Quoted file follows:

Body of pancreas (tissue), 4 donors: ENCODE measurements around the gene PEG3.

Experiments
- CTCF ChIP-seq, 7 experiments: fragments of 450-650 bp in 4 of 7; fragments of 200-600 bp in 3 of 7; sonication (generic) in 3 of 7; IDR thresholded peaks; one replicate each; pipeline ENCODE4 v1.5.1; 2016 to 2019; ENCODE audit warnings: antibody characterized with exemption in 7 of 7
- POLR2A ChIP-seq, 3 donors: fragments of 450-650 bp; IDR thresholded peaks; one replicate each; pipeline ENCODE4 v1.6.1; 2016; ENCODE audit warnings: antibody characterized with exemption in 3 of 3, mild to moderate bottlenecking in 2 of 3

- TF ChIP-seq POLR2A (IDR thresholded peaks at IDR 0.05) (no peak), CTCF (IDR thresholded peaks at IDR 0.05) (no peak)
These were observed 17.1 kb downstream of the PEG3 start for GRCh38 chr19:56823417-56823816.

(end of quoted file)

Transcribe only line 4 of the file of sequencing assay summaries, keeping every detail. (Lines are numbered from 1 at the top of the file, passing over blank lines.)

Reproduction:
- POLR2A ChIP-seq, 3 donors: fragments of 450-650 bp; IDR thresholded peaks; one replicate each; pipeline ENCODE4 v1.6.1; 2016; ENCODE audit warnings: antibody characterized with exemption in 3 of 3, mild to moderate bottlenecking in 2 of 3